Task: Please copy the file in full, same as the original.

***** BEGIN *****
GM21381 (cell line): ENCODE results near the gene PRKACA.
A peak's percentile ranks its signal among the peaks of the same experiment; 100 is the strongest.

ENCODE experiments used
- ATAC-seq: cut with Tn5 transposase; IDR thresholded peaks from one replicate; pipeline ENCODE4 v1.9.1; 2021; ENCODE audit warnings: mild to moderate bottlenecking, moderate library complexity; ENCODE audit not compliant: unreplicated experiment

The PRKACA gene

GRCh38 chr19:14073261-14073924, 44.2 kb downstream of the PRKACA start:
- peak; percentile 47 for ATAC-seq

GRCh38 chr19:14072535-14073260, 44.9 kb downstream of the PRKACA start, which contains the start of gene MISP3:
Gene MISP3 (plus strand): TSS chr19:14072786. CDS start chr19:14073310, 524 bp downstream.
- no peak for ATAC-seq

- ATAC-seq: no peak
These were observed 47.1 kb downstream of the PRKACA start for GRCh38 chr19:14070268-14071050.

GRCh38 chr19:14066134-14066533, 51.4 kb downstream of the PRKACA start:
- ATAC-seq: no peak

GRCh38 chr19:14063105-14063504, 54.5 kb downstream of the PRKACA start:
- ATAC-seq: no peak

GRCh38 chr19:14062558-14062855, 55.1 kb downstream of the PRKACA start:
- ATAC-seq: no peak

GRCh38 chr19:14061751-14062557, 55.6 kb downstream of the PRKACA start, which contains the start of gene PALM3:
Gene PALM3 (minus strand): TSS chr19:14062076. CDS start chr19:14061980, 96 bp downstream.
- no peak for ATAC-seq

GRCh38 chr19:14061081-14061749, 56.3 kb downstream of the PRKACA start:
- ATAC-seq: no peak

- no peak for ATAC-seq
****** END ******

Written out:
GM21381 (cell line): ENCODE results near the gene PRKACA.
A peak's percentile ranks its signal among the peaks of the same experiment; 100 is the strongest.

ENCODE experiments used
- ATAC-seq: cut with Tn5 transposase; IDR thresholded peaks from one replicate; pipeline ENCODE4 v1.9.1; 2021; ENCODE audit warnings: mild to moderate bottlenecking, moderate library complexity; ENCODE audit not compliant: unreplicated experiment

The PRKACA gene

GRCh38 chr19:14073261-14073924, 44.2 kb downstream of the PRKACA start:
- peak; percentile 47 for ATAC-seq

GRCh38 chr19:14072535-14073260, 44.9 kb downstream of the PRKACA start, which contains the start of gene MISP3:
Gene MISP3 (plus strand): TSS chr19:14072786. CDS start chr19:14073310, 524 bp downstream.
- no peak for ATAC-seq

- ATAC-seq: no peak
These were observed 47.1 kb downstream of the PRKACA start for GRCh38 chr19:14070268-14071050.

GRCh38 chr19:14066134-14066533, 51.4 kb downstream of the PRKACA start:
- ATAC-seq: no peak

GRCh38 chr19:14063105-14063504, 54.5 kb downstream of the PRKACA start:
- ATAC-seq: no peak

GRCh38 chr19:14062558-14062855, 55.1 kb downstream of the PRKACA start:
- ATAC-seq: no peak

GRCh38 chr19:14061751-14062557, 55.6 kb downstream of the PRKACA start, which contains the start of gene PALM3:
Gene PALM3 (minus strand): TSS chr19:14062076. CDS start chr19:14061980, 96 bp downstream.
- no peak for ATAC-seq

GRCh38 chr19:14061081-14061749, 56.3 kb downstream of the PRKACA start:
- ATAC-seq: no peak

- no peak for ATAC-seq